Freezing the licence fee risks undermining the work of the BBC and could also “threaten public service broadcasting”, Scotland’s Culture Secretary has insisted.
Angus Robertson raised concerns about Nadine Dorries’ decision in a letter sent to his UK Government counterpart, in which he warned that “ideologically-driven threats” to stable funding arrangements for the broadcaster could “risk destabilising this valuable asset”.
With BBC bosses having already warned that the licence fee freeze will leave them with an annual £285 million shortfall by 2027-28, Mr Robertson said the move could have a “direct impact” on the broadcaster’s output across the whole of the UK.
He added: “I am deeply concerned that this will have serious implications for the BBC’s investment in Scotland, particularly when the BBC has historically spent a lower proportion of licence fee raised in Scotland in the nation compared to other nations.”
The Scottish Culture Secretary raised the issue with Ms Dorries after she confirmed the BBC licence fee will remain at £159 for two years, until 2024, after which it will rise in line with inflation for the following four years.
BBC director general Tim Davie has already described that announcement as a “surprise”.
Meanwhile, a number of alternative models for funding have been floated, including an opt-in subscription service similar to that used by streaming giants such as Netflix, the introduction of advertising, or a broadband levy.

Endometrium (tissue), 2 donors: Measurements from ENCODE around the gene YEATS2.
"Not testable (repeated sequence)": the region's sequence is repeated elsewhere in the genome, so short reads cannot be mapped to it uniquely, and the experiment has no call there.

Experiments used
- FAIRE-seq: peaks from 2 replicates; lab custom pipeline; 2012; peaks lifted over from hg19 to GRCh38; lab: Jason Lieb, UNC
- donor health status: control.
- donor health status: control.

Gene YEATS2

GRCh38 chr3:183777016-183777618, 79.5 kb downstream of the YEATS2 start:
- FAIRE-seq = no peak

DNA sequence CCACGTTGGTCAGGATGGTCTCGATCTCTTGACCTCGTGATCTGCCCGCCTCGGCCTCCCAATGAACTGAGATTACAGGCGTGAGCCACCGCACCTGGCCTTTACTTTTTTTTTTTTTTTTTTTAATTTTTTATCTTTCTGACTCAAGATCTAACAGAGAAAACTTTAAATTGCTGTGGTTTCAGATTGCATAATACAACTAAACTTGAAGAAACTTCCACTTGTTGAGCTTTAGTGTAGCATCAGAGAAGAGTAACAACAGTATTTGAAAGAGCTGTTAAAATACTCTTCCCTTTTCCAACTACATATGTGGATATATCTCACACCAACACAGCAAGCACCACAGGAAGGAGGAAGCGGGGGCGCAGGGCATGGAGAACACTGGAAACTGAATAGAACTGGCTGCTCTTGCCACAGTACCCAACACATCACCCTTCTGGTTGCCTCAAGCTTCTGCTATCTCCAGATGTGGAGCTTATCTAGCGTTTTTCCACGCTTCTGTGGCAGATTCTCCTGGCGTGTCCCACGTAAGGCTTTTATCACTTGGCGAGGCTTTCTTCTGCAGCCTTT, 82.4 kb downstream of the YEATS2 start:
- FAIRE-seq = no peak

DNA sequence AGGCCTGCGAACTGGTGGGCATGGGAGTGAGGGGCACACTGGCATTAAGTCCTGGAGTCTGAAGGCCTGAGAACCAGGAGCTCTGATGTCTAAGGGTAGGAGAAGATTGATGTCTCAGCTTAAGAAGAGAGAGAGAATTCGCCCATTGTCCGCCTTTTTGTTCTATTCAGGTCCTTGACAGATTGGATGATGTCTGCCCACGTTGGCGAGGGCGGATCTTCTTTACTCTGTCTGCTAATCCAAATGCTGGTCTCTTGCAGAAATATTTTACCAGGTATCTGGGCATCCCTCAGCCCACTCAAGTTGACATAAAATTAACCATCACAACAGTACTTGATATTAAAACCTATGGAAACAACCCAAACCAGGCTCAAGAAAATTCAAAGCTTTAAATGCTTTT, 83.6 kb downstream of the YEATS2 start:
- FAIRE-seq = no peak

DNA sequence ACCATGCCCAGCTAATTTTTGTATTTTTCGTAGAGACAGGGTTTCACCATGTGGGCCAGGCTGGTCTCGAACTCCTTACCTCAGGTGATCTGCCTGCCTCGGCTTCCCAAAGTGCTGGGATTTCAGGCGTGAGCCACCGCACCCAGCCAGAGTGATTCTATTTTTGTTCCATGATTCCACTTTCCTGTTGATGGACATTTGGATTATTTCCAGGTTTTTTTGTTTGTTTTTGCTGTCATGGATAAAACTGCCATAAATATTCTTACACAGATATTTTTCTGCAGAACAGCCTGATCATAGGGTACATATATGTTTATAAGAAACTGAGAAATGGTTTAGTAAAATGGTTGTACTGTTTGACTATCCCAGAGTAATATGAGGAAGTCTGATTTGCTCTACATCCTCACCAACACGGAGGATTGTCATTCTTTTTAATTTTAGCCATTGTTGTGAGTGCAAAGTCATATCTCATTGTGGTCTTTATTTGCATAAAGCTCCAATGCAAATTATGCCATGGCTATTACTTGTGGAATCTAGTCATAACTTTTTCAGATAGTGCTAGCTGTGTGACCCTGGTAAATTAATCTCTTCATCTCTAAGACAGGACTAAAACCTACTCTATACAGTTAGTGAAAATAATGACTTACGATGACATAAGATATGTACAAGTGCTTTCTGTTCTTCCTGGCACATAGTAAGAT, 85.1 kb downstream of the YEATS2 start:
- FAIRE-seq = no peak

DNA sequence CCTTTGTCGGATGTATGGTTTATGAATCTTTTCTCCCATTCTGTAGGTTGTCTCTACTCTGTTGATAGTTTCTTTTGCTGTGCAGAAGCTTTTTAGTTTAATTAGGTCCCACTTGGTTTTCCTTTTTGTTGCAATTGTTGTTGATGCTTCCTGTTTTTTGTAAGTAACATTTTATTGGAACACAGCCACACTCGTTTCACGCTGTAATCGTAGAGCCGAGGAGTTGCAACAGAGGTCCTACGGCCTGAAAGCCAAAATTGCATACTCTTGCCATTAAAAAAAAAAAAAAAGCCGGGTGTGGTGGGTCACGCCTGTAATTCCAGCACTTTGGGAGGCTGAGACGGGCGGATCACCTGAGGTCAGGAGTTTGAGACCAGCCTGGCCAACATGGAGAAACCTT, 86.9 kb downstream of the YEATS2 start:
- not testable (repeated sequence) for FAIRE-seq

While Mr Robertson accepted that the current funding mechanism “may not be perfect”, he added that the licence fee “provides the best option at the moment” to ensure the BBC’s future as a public service broadcaster.
In a letter highlighting his “profound concern” about the freeze, the Scottish Culture Secretary criticised the Westminster Government for its “apparent attempts to undermine the BBC”, arguing that these “threaten public service broadcasting in the UK and the distinct and essential services the broadcasters provide to audiences”.
He made clear that “the Scottish Government wholeheartedly supports public service broadcasting and the important role the BBC plays in British society”.
The Scottish Culture Secretary said: “The BBC already faces unprecedented competition, and ideologically-driven threats to stable funding risk destabilising this valuable asset and damaging the wider system.”
He added: “Funded public service broadcasting has an integral role in our creative economy and we want to see further progress and a greater share of that investment here in Scotland, not regression.”
A “strong publicly funded BBC” is “vital to maintain investment in Scottish produced content to support the production sector”, Mr Robertson insisted.
He told Ms Dorries: “Scottish Ministers are meant to have a role in any review of the BBC’s Charter and I seek your assurances that you will commit to meaningful consultation to ensure the views of the people of Scotland are reflected.
“It is extremely important that the BBC continues to be properly funded to ensure the protection of essential public services and maximum benefit of investment in high-quality, original and authentic content for audiences in Scotland and across the UK.”
A UK Government spokesman said: “We are committed to ensuring the UK’s public service broadcasters have a successful and sustainable future.
“It is a fair licence fee settlement which takes into account the pressure on people’s wallets while giving the BBC billions in funding to continue to fulfil its mission, support the creative economy and deliver for audiences over the next six years.”